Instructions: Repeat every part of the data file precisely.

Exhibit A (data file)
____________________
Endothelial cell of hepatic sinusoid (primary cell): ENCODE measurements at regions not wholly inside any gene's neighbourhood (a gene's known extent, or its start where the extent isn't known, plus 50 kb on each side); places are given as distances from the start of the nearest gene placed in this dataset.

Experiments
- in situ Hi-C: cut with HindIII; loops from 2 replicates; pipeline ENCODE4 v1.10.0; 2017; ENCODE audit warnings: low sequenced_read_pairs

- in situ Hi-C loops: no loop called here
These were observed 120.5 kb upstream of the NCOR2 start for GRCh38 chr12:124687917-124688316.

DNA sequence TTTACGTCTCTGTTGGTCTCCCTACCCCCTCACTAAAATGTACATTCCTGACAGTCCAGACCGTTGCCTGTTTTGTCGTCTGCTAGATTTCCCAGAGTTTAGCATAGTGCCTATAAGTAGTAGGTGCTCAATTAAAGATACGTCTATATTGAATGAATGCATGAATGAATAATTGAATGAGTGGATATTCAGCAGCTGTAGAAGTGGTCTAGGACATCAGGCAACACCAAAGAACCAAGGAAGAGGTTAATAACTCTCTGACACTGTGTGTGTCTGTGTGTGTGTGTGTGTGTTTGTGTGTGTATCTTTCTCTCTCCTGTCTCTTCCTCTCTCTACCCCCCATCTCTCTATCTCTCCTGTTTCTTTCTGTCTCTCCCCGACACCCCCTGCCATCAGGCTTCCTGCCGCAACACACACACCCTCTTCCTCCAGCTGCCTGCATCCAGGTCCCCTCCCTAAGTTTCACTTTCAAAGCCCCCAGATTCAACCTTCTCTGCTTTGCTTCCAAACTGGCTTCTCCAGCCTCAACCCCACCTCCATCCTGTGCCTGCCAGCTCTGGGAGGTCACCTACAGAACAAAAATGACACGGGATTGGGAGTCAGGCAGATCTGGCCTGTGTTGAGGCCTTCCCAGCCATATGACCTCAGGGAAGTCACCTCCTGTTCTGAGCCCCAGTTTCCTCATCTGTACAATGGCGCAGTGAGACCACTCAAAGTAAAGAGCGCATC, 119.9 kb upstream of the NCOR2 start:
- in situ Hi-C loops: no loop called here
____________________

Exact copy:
Endothelial cell of hepatic sinusoid (primary cell): ENCODE measurements at regions not wholly inside any gene's neighbourhood (a gene's known extent, or its start where the extent isn't known, plus 50 kb on each side); places are given as distances from the start of the nearest gene placed in this dataset.

Experiments
- in situ Hi-C: cut with HindIII; loops from 2 replicates; pipeline ENCODE4 v1.10.0; 2017; ENCODE audit warnings: low sequenced_read_pairs

- in situ Hi-C loops: no loop called here
These were observed 120.5 kb upstream of the NCOR2 start for GRCh38 chr12:124687917-124688316.

DNA sequence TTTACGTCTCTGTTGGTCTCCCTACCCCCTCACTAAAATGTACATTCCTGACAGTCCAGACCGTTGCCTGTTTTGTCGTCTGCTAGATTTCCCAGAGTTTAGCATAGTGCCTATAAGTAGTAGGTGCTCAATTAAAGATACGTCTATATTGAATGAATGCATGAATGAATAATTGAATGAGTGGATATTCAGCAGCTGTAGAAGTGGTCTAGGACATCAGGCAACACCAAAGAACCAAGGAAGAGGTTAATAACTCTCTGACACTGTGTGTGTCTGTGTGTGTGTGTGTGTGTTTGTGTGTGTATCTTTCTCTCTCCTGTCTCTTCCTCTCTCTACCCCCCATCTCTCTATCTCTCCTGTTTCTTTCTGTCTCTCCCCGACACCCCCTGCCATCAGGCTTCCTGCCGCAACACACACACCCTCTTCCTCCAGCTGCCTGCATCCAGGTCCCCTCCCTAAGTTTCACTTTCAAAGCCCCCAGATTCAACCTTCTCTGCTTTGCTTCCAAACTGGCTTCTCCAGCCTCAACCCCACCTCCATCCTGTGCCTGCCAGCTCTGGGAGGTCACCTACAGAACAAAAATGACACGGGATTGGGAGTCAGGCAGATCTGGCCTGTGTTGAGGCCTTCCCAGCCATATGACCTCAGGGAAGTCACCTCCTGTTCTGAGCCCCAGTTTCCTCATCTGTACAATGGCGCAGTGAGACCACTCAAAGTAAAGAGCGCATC, 119.9 kb upstream of the NCOR2 start:
- in situ Hi-C loops: no loop called here